10:05pm

Tue January 31, 2012
It's All Politics

Santorum Reacts To Romney Romp In Florida By Going After Gingrich

Rick Santorum poses for photos with supporters in Las Vegas on Tuesday night.
Becky Lettenberger NPR

Former Pennsylvania Sen. Rick Santorum chose to characterize his distant third-place finish in Florida's Republican presidential primary as a victory, of sorts.

"Speaker Gingrich spent 5 or 6 million bucks in the state of Florida and walked away with no delegates," he told NPR after a packed primary night event at his Nevada headquarters in Las Vegas. "I didn't spend a penny."

"We are in a cash-positive position," he said, adding that his campaign on Tuesday raised $200,000 online.

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10:01pm

Tue January 31, 2012
Presidential Race

Romney Leads Gingrich In Money; Obama Bests Both

Originally published on Wed February 1, 2012 8:10 pm

Millions of dollars have been spent on television ads during this campaign cycle.
Chip Somodevilla Getty Images

As the Republican candidates were rallying their supporters in Florida on Tuesday night, their campaigns were quietly sending disclosure reports to the Federal Election Commission in Washington. The big picture: Mitt Romney had more money than Newt Gingrich. President Obama had more than either of them. And a few of the new superPACs filed donor lists filled with high rollers.

Tuesday's disclosures run only through Dec. 31 but still reveal some essential truths.

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10:01pm

Tue January 31, 2012
Around the Nation

Monsanto Accused In Suit Tied To Agent Orange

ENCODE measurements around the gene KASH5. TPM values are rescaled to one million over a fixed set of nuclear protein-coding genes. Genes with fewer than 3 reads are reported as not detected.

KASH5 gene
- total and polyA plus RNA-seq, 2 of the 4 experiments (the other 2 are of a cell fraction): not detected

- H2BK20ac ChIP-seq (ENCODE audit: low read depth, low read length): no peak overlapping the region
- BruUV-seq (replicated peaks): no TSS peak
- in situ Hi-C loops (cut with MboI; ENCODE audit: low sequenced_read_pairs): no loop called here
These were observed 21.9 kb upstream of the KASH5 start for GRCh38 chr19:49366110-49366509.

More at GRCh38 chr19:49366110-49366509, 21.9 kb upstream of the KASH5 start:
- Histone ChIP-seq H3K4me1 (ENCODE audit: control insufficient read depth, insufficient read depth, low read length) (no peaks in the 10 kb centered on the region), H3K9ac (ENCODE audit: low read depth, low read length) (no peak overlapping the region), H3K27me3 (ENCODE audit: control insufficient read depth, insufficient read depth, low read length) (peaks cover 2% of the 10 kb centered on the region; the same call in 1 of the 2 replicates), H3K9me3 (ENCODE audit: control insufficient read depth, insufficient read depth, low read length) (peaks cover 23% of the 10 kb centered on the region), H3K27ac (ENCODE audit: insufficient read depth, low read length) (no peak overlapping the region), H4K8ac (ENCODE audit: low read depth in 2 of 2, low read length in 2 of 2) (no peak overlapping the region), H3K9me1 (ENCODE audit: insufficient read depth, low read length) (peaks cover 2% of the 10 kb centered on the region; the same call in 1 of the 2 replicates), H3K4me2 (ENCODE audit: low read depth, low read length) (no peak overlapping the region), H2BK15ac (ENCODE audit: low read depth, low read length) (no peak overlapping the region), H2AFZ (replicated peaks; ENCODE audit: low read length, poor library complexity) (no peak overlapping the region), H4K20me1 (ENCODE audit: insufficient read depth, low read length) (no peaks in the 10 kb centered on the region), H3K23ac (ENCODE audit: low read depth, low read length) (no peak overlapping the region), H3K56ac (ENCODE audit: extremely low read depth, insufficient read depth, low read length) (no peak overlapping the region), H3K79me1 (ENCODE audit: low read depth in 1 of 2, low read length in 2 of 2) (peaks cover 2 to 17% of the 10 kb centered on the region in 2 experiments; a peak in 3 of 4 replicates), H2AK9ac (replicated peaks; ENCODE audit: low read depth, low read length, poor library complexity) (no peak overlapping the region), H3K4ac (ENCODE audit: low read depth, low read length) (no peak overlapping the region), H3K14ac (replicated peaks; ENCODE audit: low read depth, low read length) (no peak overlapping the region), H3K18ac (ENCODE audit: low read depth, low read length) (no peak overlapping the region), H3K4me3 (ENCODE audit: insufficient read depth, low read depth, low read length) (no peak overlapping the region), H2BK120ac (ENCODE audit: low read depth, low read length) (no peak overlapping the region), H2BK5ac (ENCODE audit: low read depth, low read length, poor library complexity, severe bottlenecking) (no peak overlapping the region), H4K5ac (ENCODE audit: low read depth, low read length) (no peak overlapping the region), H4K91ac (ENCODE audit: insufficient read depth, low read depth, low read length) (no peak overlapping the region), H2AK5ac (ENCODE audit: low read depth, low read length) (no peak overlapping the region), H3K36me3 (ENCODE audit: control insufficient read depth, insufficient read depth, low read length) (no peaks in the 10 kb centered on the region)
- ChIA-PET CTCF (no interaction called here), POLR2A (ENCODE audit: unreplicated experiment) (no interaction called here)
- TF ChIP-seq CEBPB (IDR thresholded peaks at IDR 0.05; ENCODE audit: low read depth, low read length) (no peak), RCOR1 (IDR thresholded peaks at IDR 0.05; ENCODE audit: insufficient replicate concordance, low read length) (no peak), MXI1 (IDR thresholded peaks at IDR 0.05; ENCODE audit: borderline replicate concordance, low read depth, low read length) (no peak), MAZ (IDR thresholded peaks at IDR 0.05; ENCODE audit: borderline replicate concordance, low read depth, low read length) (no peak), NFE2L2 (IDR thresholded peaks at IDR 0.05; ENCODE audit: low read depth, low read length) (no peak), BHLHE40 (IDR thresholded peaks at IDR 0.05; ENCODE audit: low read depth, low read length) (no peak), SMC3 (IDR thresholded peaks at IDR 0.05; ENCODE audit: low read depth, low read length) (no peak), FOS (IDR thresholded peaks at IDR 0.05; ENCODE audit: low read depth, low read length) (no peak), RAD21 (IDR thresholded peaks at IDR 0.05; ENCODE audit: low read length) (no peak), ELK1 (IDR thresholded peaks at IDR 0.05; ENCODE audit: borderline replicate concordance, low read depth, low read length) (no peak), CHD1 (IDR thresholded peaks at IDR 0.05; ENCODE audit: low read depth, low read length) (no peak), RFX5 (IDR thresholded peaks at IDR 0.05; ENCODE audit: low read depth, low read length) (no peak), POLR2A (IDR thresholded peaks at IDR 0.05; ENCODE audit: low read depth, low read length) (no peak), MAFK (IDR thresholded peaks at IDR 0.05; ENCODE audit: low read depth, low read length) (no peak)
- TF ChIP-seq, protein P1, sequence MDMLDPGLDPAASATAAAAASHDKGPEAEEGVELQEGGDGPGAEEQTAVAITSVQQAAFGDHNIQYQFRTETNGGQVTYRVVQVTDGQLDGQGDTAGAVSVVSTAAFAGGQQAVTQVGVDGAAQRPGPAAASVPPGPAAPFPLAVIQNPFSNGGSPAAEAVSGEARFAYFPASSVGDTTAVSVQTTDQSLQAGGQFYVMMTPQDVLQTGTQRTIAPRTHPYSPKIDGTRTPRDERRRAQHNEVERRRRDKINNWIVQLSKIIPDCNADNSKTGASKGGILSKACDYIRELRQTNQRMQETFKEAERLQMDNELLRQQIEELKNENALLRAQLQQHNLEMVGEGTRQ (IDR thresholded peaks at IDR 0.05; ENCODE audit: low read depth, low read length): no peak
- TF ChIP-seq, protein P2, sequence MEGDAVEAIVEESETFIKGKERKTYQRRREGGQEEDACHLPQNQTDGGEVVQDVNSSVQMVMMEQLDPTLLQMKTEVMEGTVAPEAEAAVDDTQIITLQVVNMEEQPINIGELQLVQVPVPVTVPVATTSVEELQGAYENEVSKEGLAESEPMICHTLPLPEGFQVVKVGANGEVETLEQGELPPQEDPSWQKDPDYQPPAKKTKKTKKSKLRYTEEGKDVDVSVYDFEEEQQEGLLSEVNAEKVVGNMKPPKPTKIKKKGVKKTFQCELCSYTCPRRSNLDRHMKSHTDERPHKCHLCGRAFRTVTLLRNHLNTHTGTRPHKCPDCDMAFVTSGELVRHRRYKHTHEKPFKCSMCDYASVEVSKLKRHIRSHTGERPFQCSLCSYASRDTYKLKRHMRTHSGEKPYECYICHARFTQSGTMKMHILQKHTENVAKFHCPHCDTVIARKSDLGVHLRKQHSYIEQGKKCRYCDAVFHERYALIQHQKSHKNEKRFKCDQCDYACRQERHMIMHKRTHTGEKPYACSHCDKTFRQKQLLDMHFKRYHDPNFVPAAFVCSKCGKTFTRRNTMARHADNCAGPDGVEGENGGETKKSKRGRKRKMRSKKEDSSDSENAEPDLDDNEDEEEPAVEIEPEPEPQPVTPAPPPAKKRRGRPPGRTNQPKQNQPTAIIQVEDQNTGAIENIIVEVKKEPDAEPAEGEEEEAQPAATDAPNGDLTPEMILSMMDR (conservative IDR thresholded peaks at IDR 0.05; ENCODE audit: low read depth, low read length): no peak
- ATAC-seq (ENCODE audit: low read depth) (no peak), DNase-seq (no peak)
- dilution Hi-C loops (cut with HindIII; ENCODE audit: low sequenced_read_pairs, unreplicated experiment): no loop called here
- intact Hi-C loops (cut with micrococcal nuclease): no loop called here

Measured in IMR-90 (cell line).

The town of Nitro has its beginnings in 1917, when the U.S. government created it as a place to locate a munitions plant.
Jeff Brady NPR

For about two decades, ending in 1971, a former Monsanto chemical plant in West Virginia produced the herbicide 2,4,5-T which was used in "Agent Orange" — the defoliant the military sprayed over Southeast Asia during the Vietnam War.

Now, Monsanto faces a class-action lawsuit, filed on behalf of people living where the herbicide was manufactured in Nitro, W.Va.

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10:01pm

Tue January 31, 2012
Europe

Grumbling, Excitement Build For London Olympics

The 1948 London Olympics were held when the city, recovering from World War II, was dotted with rubble from Nazi bombardment.
AP

The last time the British did this, they had a king: George VI, the father of Queen Elizabeth, was on the throne.

George was so often tongue-tied, yet he proclaimed open the 1948 London Olympics flawlessly.

It was late July. The sun shone down on London from a cloudless sky. The BBC had acquired the TV broadcasting rights for just $4,000 and made the most of them.

People packed Wembley Stadium, eager to forget the horrors of the second world war.

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10:01pm

Tue January 31, 2012
Science

New Silica Rules Languish In Regulatory Black Hole

Originally published on Wed February 1, 2012 5:50 am

Controlling dust from activities like this was on the minds of those in the Department of Labor in the 1930s, as silicosis, a lung disease, was taking a toll on American workers. Above, a worker jackhammers into rock in Lassen National Forest in California in 1934, preparing to shoot explosives.